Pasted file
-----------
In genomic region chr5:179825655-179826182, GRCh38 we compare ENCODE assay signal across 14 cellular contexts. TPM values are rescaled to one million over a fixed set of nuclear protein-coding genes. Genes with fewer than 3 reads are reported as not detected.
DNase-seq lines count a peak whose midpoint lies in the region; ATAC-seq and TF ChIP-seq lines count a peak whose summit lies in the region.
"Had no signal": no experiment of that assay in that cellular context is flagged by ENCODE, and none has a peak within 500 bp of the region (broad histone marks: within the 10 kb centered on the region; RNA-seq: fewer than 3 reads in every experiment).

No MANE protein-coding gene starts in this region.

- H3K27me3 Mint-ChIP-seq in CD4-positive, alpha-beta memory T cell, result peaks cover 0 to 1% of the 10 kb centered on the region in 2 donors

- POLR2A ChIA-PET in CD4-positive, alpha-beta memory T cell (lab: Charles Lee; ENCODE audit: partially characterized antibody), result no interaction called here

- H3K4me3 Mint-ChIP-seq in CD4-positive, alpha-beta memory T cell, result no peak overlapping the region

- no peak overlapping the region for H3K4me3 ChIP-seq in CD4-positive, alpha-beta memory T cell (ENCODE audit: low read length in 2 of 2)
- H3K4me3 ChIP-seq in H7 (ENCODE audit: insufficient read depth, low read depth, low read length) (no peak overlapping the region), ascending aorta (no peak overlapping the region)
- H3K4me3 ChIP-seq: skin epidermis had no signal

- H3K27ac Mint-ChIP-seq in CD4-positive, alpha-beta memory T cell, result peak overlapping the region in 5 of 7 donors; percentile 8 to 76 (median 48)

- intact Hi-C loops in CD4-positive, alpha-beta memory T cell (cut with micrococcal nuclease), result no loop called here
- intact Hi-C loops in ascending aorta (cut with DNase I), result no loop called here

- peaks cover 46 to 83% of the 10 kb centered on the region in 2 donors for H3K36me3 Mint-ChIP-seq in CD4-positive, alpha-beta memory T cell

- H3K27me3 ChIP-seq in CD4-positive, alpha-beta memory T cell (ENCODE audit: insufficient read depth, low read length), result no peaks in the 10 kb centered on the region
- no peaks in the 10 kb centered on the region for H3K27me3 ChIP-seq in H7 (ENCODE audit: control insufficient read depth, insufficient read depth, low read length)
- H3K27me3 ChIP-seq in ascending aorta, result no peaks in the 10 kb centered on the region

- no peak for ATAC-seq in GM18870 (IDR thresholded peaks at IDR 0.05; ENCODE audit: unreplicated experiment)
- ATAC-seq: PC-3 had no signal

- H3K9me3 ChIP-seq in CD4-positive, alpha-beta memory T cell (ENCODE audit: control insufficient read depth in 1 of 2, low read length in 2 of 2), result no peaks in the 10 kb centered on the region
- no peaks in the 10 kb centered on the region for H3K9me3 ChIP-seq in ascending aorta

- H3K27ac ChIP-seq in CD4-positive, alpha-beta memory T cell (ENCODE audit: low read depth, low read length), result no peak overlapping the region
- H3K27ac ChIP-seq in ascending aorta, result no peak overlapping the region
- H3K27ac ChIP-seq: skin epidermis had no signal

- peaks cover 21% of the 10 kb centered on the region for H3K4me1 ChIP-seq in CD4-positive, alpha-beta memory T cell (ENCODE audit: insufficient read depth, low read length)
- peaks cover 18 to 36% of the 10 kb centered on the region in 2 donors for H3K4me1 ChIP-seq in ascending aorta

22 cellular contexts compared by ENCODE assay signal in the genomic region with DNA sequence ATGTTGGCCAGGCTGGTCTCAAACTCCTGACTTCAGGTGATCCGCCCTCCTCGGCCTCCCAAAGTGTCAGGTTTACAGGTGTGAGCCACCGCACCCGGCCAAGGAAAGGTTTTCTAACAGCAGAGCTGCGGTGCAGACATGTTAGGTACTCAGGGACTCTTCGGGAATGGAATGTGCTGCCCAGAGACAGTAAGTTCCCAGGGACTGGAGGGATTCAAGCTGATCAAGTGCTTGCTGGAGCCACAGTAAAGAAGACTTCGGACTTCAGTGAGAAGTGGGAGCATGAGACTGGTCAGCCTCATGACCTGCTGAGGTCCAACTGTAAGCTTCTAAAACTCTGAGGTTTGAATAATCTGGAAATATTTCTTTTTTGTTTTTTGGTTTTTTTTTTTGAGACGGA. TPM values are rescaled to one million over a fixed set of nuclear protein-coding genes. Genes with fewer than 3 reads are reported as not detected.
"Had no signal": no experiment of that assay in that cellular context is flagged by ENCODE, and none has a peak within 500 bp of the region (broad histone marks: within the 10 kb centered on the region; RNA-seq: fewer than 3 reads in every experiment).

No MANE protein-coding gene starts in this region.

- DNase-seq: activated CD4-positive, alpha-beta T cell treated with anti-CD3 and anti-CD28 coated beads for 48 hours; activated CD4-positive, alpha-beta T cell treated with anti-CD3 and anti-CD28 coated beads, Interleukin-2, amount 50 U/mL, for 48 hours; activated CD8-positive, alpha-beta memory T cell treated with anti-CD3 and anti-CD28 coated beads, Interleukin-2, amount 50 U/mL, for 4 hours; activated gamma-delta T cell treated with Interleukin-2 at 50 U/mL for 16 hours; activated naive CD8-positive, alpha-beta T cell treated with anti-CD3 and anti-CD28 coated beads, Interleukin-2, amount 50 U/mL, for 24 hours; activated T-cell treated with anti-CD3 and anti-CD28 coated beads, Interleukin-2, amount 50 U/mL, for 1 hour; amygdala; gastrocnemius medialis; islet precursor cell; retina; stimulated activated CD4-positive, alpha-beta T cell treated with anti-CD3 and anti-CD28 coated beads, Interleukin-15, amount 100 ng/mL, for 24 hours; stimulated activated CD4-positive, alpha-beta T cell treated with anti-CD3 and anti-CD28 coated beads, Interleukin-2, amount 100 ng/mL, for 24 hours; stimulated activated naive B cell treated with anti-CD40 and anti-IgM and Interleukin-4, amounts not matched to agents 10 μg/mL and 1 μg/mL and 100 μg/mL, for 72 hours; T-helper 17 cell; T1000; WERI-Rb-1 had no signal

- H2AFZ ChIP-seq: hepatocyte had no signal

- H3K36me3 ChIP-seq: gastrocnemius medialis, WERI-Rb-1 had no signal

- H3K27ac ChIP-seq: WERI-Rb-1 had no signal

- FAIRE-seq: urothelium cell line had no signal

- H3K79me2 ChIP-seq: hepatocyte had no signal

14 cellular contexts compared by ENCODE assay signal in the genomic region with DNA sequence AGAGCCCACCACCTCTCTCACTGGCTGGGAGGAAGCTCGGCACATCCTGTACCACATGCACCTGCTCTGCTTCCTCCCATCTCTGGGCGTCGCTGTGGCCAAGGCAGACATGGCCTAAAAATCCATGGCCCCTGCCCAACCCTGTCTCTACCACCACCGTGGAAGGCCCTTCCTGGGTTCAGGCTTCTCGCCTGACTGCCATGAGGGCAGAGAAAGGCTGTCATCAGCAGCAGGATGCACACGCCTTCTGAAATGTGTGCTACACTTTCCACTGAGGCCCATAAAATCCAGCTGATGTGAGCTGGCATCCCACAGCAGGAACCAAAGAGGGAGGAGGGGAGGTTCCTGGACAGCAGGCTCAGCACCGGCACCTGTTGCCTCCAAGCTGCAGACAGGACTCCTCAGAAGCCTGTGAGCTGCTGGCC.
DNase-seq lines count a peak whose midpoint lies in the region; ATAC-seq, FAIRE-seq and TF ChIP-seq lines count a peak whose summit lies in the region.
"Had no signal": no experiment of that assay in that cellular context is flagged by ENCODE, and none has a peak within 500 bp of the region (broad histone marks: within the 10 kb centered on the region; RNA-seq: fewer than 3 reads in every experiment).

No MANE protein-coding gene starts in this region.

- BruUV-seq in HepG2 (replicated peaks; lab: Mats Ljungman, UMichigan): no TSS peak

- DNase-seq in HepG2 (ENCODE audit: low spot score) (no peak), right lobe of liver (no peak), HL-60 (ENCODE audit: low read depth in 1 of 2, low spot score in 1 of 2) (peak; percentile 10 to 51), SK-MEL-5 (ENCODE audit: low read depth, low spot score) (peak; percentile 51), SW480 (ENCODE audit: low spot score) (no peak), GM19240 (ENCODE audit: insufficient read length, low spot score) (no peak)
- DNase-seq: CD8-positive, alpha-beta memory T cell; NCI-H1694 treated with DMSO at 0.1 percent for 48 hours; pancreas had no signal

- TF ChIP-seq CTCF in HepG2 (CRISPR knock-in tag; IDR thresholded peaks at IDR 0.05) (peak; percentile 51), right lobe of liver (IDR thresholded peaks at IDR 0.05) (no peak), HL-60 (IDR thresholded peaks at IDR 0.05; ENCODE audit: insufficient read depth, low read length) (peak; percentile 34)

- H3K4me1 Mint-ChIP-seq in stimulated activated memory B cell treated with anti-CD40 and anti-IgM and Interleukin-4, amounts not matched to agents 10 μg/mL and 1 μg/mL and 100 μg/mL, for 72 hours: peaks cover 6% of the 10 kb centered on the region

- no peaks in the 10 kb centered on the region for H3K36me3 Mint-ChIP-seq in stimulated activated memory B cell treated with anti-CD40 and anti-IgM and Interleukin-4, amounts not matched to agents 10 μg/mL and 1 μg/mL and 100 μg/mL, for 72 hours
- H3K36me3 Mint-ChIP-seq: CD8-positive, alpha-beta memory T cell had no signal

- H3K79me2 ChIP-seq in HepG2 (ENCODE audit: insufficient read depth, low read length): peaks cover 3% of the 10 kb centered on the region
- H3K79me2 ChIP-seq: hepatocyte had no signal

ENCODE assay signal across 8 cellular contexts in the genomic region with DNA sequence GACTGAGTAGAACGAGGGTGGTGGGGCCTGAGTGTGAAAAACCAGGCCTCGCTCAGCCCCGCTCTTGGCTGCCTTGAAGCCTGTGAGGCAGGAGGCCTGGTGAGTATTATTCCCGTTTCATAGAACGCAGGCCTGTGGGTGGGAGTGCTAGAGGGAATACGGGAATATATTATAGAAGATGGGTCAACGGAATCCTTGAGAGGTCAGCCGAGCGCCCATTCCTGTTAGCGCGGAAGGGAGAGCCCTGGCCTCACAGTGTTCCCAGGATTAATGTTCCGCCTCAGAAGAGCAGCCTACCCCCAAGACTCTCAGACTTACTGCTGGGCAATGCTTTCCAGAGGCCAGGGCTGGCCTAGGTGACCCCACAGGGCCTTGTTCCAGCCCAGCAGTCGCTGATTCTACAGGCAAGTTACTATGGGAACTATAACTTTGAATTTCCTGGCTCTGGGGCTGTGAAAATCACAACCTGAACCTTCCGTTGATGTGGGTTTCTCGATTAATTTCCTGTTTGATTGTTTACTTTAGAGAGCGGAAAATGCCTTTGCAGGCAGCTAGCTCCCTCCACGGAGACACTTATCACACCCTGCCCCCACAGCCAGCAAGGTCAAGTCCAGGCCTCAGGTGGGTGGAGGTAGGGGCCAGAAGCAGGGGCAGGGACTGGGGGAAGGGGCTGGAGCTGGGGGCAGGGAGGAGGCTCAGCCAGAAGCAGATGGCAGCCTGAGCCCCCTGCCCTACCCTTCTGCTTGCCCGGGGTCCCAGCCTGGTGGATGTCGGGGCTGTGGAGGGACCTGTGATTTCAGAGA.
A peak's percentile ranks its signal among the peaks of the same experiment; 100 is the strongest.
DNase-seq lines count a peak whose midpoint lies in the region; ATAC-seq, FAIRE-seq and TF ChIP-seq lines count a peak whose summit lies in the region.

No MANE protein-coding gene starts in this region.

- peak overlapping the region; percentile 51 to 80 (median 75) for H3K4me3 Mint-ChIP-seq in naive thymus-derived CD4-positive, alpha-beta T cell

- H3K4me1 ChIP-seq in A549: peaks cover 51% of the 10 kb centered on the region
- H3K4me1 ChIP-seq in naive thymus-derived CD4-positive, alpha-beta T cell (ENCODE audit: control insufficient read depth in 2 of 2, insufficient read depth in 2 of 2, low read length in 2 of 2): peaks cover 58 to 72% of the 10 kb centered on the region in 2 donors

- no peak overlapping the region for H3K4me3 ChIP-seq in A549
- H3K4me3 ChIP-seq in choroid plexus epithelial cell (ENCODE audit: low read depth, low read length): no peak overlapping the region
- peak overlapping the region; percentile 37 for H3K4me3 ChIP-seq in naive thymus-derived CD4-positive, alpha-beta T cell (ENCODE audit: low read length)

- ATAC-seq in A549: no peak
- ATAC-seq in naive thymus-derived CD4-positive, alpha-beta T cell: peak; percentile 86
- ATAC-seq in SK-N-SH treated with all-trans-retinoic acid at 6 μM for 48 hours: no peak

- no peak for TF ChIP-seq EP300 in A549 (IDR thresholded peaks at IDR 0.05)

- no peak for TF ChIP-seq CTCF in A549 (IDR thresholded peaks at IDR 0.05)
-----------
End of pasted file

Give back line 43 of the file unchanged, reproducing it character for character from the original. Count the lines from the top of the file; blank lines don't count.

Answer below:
- TF ChIP-seq CTCF in HepG2 (CRISPR knock-in tag; IDR thresholded peaks at IDR 0.05) (peak; percentile 51), right lobe of liver (IDR thresholded peaks at IDR 0.05) (no peak), HL-60 (IDR thresholded peaks at IDR 0.05; ENCODE audit: insufficient read depth, low read length) (peak; percentile 34)